Hate Mail, Unofficial Bans and Super Bowls: Long Journey of the Black QB | NFL

Tthe Guardian spoke to Jason Reid to talk about his new book, which tells the story of the men who laid the foundations for today’s black superstar quarterbacks and how modern players, like Patrick Mahomes and Lamar Jackson, navigate the unconscious bias and conscious racism that continues to permeate American society.

Fritz Pollard is a monumental figure in NFL history, as well as in your book. I know you spent time with grandson. Can you explain Pollard’s impact on the game?

Jason Reid: Pollard was the first African American superstar in the NFL. He was listed as a running back even though he played quarterback – not quarterback in the sense we know that with the formations we know. But he was also a quarterback and he was the first black head coach. It is monumental on many levels. With regard to the quarterback position, someone had to be first. He was an All-Pro in the first year of the competition. He was a star in the first year of the competition. And in a league that didn’t welcome black men at the time, he was an absolute outlier.

There was a disturbing 12-year period (1934-1946) when there were no black players in the NFL. Do you think the owners had a formal agreement?

More than likely, it was a gentlemen’s agreement that we just wouldn’t have blacks anymore. You’re talking about Indiana Jones-esque stuff if someone could find and verify a document stating that we won’t have black players in the league. But it probably doesn’t exist. It probably wasn’t necessary to put it on paper.

Has the NFL done enough to recognize this period?

Many people claim not. I remember thinking to myself that it is clearly a delicate situation for the competition. On the one hand, a 12-year ban on black players isn’t something the league would necessarily want to celebrate, but I think historical context is always important. But you can see why the league doesn’t want to draw attention to that part of its history, because it’s a very embarrassing part.

What black quarterback in NFL history doesn’t get enough credit?

This one is easy. Marlin Briscoe played at the University of Nebraska, Omaha, a small school. He was about 5ft 9in, 170lbs something. His nickname was The Wizard. If Briscoe played today, think Kyler Murray.

The Denver Broncos drafted him in 1968, but black men were not called up to play quarterback in the 1960s. So the plan was to move Marlin to a cornerback. Well, to their amazement, he tells the Broncos, “I’m not going to sign with you unless you try me as a quarterback.” They did that because they knew they would never give him the job. Briscoe performed well in his tryout, but it was rigged. But then the starter gets hurt and the backup is ineffective. You have a situation where the team is struggling so they throw Briscoe in because they don’t have anyone else and he lights it up. He ends up throwing 14 touchdown passes, which is a Broncos rookie record that still stands, even though John Elway was a Broncos rookie at one point.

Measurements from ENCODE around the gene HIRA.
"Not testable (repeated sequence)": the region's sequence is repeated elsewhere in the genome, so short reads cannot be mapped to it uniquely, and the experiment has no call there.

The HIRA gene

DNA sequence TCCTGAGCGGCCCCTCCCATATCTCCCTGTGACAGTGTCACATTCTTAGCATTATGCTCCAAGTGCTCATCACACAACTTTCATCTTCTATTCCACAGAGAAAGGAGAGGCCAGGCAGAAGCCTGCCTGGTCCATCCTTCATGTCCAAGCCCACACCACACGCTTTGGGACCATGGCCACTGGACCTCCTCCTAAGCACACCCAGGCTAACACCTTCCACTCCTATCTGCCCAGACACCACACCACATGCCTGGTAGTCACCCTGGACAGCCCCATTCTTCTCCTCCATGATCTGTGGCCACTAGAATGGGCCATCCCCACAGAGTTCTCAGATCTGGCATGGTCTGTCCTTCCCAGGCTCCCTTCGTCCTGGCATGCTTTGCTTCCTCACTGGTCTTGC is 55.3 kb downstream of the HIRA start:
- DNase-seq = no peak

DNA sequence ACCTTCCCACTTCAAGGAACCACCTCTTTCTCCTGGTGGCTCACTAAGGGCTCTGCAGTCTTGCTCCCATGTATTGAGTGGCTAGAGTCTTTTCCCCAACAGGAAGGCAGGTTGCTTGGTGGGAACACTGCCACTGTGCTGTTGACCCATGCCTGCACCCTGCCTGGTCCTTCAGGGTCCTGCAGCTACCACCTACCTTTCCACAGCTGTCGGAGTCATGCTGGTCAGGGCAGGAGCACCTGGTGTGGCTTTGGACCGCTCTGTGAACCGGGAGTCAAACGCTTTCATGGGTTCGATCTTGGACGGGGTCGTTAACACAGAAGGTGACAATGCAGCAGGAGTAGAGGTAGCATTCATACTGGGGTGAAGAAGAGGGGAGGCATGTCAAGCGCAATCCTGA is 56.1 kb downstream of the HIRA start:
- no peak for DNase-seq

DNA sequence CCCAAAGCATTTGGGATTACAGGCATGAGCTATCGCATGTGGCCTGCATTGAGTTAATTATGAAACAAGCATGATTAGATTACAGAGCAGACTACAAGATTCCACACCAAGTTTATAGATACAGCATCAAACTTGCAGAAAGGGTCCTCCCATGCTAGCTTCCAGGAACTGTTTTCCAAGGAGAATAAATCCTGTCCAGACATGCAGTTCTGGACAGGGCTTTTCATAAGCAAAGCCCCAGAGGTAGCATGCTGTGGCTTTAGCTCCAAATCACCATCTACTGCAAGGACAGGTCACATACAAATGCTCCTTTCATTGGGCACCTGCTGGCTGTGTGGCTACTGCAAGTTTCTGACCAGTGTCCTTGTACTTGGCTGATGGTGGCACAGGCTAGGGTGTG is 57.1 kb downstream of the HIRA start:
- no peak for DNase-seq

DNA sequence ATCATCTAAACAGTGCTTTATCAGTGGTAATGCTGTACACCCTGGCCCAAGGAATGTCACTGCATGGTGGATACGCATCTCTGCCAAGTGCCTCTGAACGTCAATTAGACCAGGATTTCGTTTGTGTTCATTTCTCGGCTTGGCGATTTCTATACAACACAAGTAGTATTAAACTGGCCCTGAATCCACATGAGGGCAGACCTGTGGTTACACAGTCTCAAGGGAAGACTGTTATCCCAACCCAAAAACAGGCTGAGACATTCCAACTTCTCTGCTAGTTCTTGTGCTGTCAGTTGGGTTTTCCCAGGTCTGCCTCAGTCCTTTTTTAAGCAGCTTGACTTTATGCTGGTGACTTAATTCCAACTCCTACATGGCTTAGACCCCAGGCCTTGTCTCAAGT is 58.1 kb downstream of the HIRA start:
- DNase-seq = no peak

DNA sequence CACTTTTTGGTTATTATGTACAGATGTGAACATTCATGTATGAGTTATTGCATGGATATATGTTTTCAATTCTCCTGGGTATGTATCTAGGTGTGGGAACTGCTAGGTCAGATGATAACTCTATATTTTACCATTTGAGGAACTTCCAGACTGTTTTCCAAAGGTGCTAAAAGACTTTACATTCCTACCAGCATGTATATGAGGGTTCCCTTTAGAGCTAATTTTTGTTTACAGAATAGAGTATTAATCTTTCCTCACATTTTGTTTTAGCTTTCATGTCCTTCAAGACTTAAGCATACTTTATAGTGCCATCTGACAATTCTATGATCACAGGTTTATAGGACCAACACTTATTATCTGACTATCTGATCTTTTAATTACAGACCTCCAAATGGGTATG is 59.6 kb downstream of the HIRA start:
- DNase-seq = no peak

Then he goes home to work on his degree in Omaha and gets a tip that the Broncos are having quarterback meetings without him. They just took the job from him. So basically they cut him too late so he couldn’t land anywhere else in the NFL. Eventually he goes to Candida, like many black quarterbacks do, but Canada was not for him.

Doug Williams was the first black quarterback to win a Super Bowl
Doug Williams was the first black quarterback to win a Super Bowl. Photo: Rick Stewart/Getty Images

He comes back and reinvents himself, becoming a top receiver for the Buffalo Bills. Then he is traded from the Bills to the Miami Dolphins, where he is on Don Shula’s undefeated team and wins two Super Bowls. He had a very good NFL career, except he never played against QB again.

Briscoe is retiring and earning a good living in the financial industry in LA. But he becomes addicted to drugs and ends up in jail. One day in jail he watches [another Black quarterback] Doug Williams defeated the Denver Broncos in the Super Bowl. He believes that Doug’s success that date is in part due to him. Briscoe came off drugs, got his life back on track, and spent years at the Boys and Girls Club of Long Beach. Sadly, he passed away last June.

Fast forward a bit to the modern era, talk about Mike Vick’s early career and the importance of playing in a diverse city like Atlanta

In Atlanta you talk about a city with a huge African-American culture and Vick was playing at a time when the whole hip-hop industry was booming and he’s a big part of that. Vick unashamedly played Black. His playing style was I’m going to come out here and be myself and he had success with it.